JIS News

Wednesday, April 1 may have been All Fool’s Day, but 69-year-old Adina Anderson was not pulling a stunt when she told the staff of the Jamaica Information Service’s (JIS) Research and Publications Department that she was working on a school project.
The idea raised eyebrows, but this grandmother of two was really at the JIS to conduct research for granddaughter Kelsey Ann Anderson’s school assignment.
“This is not my first visit,” she asserted, as she recounted the many occasions, over the years, that she has relied on the Agency’s research facilities for information.
Mrs. Anderson praises the Government’s information agency for continuously providing wholesome, educational programmes to uplift Jamaicans.

Librarian in the JIS Research and Publications Department, Marsha-Gay Robinson, assists these students with research material on Reggae music.

“I have always been curious about JIS, because there is a lot that I learn from here,” she confessed. “I have nieces who went to deCarteret High and Holmwood Technical High Schools, and they always ask me for information for projects.”
While the requests may vary, Mrs. Anderson says she is always able to find the information she needs at the JIS.
Manager of the Research and Publications Department, Celia Lindsay, notes that the information provided by the Department is specialised and focusses on areas such as Government policies and programmes, and Jamaican history, culture and heritage.
“As the Government’s information arm, the JIS is dedicated to providing accurate, up-to-date information and first class service and our collection has books, pamphlets, periodicals and newspaper clippings, dating as far back as the early 1940s,” she indicated.
Prior to September, 2008, the research and publications functions of the JIS were the responsibilities of two other departments- Computer and Research Services and Advertising and Pre-Press.
Miss Lindsay notes that, despite the name change, the Department remains a relevant and integral resource point for information on Jamaica. Now known as Research and Publications, the Department continues to provide commendable archival and library support to a range of clients, mainly Government Ministries and agencies, public servants, academics, tertiary and secondary school students, private sector entities and the general public.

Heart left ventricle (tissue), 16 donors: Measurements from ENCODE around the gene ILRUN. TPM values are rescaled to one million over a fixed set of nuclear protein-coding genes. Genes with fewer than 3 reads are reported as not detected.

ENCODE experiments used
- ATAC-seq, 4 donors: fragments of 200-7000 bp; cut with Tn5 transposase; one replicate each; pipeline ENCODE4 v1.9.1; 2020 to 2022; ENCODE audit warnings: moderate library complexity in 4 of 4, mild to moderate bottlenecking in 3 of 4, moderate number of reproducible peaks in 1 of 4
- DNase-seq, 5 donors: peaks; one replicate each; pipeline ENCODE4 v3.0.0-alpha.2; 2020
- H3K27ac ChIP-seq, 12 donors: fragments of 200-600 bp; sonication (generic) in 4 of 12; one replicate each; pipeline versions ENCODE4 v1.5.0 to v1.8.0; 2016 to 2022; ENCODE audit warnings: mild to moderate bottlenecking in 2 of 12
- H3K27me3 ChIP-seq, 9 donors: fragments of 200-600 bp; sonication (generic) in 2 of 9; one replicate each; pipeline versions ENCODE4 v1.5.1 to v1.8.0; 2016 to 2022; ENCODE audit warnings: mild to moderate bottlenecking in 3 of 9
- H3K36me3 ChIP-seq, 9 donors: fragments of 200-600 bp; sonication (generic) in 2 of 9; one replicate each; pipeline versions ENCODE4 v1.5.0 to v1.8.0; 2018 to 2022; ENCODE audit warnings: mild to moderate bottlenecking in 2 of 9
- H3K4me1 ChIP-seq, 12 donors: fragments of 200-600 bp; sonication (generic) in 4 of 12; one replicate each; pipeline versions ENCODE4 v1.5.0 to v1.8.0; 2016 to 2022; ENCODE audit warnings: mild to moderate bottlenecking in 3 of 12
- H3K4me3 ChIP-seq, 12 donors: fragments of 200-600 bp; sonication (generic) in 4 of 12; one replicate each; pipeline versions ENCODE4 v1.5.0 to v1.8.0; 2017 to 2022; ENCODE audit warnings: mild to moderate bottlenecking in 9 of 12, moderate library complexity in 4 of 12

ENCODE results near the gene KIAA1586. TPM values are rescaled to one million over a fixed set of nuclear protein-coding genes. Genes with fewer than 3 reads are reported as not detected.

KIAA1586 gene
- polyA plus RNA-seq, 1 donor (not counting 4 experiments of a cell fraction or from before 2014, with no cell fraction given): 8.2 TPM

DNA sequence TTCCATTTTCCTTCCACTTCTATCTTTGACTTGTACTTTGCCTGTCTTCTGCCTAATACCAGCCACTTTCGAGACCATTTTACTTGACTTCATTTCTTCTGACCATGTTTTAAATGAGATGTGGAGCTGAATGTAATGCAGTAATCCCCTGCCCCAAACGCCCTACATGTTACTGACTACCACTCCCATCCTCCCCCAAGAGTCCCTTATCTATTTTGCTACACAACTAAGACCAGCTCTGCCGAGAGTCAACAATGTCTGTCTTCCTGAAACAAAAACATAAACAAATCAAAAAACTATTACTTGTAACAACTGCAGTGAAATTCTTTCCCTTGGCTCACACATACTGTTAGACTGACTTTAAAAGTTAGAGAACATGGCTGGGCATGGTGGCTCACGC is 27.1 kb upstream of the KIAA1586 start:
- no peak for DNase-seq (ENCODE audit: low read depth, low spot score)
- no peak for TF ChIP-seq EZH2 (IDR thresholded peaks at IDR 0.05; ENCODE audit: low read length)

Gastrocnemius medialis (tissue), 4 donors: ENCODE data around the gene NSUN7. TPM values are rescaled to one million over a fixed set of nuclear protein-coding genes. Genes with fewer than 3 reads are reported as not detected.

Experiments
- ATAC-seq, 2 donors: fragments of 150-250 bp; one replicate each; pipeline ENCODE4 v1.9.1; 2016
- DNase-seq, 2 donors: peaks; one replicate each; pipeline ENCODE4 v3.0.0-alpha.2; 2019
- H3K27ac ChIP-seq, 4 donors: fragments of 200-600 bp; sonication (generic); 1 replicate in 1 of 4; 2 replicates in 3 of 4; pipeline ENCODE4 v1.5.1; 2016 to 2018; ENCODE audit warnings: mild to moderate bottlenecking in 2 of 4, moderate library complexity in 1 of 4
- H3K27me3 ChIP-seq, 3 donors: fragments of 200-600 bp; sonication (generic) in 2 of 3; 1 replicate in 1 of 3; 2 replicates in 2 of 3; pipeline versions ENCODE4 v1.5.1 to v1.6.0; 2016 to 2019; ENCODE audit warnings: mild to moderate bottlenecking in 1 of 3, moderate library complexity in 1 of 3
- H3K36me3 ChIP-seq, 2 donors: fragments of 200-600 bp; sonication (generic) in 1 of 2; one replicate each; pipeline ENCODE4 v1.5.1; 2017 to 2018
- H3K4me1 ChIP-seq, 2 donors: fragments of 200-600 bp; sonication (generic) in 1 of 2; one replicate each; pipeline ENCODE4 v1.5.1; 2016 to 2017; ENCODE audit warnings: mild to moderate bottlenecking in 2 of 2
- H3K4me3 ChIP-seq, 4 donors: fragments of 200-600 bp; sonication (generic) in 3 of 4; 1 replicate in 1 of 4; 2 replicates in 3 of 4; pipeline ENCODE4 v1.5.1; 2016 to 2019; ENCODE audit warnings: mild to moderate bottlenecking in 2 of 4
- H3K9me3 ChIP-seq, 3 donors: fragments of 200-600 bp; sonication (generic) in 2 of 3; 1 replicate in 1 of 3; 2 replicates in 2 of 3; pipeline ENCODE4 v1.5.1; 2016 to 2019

Miss Lindsay says that the Department has been working assiduously to reposition itself as a provider of up-to-date research/reference material on Government’s programmes and policies, and is a comprehensive source of reference information about history, people and culture.
“We hope to reaffirm the JIS as the first point of contact for Government documents, such as Ministry Papers, reports, speeches of past Prime Ministers, Budget and Sectoral Speeches, Laws and Amendments and other information,” Miss Lindsay states.
“The Department also sells a range of publications depicting Jamaica’s rich cultural and political heritage, as well as the official flag of Jamaica and the CARICOM standard,” she added.
She hopes more Jamaicans, and other nationalities, will follow Mrs. Anderson’s example, and not only use the research facilities but also listen to JIS Radio and watch JIS Television.
Miss Lindsay says that the department is quite accommodating and facilitates research requests made through various channels.
“We offer research and reference assistance via telephone, email, snail mail and to walk in visitors by appointment,” she states.
In the meantime, Grandma Adina is urging caregivers to instill good values and attitudes in their young wards.
“Once you have an idea how to guide them, you should find a little time to do so, because you have walked this road before. So it is right that you should help the others coming behind you, so you can leave a bit of the legacy behind,” she says.
While not being able to acquire secondary or tertiary level training, this dedicated wife and proud mother and grandmother, says she has made it her priority to ensure that her children receive a sound education.
“One of the concerns I have is that too many of our parents are not able to read and write, so sometimes they can’t guide the children .They (children) live at home with you and they don’t even see you pick up a book to motivate them. Even when you don’t understand, take up a book nuh, it encourages the children,” she suggests.

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